Use of tankers as floating storage and legal disputes between the owner of the stored oil products and the owners of the shore-based storage as a consequence of the COVID disruption
One of the many consequences of COVID-19 is the unprecedent increase of the use of tankers as floating storage for oil and petroleum products.
Spain, with almost 7,000 kms of coastline, has witnessed collapsing oil refineries and storage facilities capacity and, therefore, a high demand for floating storage. The geographical situation of Spain has increased this situation.
It seems that this will continue during some long period and in this situation many legal issues may arise where owners accept chartereres´requests to employ their tankers as floating storage:
- WHERE TO WAIT
- DURATION OF STORAGE
- IMPACT ON THE CONDITION OF CARGO (CARGO DEGRADATION), THE VESSEL TANKS, VALVES AND PIPEWORK.
- POTENTIAL OIL SPILLS
- SHIP TO SHIP TRANSFER OPERATIONS
- PROPER INSURANCE
- HULL FOULING; HULL CLEANING ISSUES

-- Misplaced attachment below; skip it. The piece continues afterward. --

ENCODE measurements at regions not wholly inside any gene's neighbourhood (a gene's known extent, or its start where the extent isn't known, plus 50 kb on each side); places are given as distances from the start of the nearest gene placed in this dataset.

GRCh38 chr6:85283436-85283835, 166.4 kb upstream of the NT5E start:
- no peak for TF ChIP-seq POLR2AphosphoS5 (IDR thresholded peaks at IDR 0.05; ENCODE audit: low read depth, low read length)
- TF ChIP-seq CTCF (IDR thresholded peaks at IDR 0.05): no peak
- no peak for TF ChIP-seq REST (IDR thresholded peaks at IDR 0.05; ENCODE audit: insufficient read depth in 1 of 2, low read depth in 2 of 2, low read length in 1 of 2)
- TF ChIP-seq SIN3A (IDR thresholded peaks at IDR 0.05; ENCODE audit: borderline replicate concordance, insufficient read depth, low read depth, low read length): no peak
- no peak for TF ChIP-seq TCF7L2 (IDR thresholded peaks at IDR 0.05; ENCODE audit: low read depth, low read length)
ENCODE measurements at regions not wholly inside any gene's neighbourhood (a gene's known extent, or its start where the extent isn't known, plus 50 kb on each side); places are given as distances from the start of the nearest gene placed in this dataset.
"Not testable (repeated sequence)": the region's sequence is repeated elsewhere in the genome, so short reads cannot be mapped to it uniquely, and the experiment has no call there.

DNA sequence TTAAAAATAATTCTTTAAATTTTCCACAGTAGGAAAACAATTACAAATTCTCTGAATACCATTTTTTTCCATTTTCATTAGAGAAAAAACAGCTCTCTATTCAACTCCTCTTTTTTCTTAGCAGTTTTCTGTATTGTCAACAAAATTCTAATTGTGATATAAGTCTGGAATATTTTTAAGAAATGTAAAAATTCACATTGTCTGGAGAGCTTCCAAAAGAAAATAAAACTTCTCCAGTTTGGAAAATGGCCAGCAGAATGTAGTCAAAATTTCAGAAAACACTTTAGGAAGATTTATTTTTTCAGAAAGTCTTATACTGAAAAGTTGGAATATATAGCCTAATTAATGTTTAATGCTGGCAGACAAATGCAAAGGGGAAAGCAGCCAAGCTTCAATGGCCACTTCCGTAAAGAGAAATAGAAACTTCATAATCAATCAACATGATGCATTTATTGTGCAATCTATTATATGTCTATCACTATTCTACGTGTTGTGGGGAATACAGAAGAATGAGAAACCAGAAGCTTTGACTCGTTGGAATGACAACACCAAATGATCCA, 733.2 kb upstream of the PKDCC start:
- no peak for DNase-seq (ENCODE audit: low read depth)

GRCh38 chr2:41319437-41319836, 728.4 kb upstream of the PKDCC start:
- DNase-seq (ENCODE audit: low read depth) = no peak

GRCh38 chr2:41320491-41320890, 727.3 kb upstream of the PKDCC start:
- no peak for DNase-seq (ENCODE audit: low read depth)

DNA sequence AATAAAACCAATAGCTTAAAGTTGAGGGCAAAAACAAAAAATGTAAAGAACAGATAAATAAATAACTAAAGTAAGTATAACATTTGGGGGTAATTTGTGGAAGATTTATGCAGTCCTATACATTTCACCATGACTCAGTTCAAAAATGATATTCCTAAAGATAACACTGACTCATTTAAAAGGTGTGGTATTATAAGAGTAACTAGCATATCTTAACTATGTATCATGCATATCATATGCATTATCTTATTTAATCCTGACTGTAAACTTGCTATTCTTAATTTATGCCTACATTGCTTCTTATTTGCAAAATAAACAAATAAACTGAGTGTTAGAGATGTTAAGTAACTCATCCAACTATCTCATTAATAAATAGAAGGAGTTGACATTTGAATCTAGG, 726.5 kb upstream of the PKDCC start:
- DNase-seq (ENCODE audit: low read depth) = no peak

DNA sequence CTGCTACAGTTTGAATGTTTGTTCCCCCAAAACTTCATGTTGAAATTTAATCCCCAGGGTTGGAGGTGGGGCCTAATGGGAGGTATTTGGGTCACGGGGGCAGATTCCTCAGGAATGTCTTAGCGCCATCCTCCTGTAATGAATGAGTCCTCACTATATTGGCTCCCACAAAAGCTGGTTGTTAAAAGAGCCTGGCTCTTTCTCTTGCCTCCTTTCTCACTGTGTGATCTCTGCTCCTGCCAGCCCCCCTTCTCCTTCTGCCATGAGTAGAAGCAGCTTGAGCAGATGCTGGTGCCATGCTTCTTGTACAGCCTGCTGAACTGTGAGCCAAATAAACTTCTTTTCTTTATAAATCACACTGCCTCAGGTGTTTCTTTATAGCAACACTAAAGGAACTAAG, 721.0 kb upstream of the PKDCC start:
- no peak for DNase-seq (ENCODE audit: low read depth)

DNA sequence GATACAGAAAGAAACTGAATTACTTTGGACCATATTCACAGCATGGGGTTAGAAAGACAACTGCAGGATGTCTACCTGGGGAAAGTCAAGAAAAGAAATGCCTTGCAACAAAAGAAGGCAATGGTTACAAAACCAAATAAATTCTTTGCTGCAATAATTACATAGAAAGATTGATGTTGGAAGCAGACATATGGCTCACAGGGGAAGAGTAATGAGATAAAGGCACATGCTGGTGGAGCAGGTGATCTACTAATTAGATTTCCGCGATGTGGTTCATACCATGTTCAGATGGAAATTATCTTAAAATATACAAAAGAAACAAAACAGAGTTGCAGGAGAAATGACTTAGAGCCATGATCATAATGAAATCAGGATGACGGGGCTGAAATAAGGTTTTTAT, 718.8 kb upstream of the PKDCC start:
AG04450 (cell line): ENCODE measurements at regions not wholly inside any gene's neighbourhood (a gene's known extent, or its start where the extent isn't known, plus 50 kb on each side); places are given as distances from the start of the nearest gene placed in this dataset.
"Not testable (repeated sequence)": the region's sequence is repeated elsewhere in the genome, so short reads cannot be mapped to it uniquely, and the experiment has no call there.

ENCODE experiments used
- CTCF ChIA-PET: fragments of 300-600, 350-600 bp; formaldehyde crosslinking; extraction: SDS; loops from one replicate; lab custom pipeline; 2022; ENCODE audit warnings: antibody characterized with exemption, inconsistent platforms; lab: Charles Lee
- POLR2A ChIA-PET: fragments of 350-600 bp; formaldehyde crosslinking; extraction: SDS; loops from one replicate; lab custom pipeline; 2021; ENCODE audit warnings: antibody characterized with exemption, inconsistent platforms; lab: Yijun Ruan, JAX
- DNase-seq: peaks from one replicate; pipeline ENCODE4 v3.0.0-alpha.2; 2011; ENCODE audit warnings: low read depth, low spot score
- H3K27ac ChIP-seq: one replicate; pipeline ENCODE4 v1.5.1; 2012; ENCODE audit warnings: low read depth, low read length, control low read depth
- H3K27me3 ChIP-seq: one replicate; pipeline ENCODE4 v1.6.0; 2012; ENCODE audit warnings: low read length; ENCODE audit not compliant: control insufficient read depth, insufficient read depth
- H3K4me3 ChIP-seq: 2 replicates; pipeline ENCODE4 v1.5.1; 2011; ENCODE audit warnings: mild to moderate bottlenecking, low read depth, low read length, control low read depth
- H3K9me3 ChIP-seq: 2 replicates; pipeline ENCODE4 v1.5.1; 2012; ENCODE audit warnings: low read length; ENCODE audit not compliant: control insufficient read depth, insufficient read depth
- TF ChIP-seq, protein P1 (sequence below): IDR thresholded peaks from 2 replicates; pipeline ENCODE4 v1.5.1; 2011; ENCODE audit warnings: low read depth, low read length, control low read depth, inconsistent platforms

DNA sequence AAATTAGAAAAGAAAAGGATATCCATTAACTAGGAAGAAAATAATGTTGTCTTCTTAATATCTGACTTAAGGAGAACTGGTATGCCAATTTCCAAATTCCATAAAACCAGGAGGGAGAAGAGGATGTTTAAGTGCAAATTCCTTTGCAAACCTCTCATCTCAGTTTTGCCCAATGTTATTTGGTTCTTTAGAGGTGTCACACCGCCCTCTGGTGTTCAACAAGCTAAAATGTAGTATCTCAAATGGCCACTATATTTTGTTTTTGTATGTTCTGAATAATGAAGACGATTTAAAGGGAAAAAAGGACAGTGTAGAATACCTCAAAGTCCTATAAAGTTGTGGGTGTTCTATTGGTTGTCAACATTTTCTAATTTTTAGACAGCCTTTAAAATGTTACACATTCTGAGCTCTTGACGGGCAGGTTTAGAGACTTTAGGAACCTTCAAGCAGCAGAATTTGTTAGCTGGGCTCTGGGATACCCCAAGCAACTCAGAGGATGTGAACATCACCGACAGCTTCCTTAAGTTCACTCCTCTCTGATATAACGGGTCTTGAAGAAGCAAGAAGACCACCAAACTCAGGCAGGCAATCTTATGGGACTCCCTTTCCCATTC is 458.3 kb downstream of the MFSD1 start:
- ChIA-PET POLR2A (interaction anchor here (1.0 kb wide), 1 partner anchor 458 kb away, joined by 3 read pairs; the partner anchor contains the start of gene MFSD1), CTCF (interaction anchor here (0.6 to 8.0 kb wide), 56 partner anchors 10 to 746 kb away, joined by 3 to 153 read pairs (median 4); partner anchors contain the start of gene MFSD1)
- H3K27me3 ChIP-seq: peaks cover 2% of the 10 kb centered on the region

- PROVISIONS FOR CREW, ETC.
All these and other issues are to be carefully considered by owners and charterers at the time of allocating the risks to avoid legally and potentially expensive consequences.
On the other hand, in the other side of the coin, we also have the legal relationship between the owner of the stored oil products and the owners of the shore -based storage.
Due to COVID disruption, storage companies in occasions were and are not able to provide the storage capacity ashore and connected services in Spanish ports.
Could the State of sanitary Alarm or similar measures be considered as force majeure? Would be, for instance, the charterers of a vessel used as a floating storage entitled to invoke force majeure because it is unable to discharge the vessel?
Force majeure: events that could not been foresee in the ordinary and normal course of life, unusual and extraordinary, completely unpredictable and unavoidable, which adverse consequences cannot be avoided even if there is a prudent and diligent conduct by the parties.
Situations arising from COVID could be or not considered as a case of force majeure and shall be analysed on a case-by-case basis.
However, the rebus sic stantibus rule could also apply to these situations: clauses of a contract are agreed according to the circumstances at the time of its signature, so if circumstances change substantially, the clauses should be modified accordingly.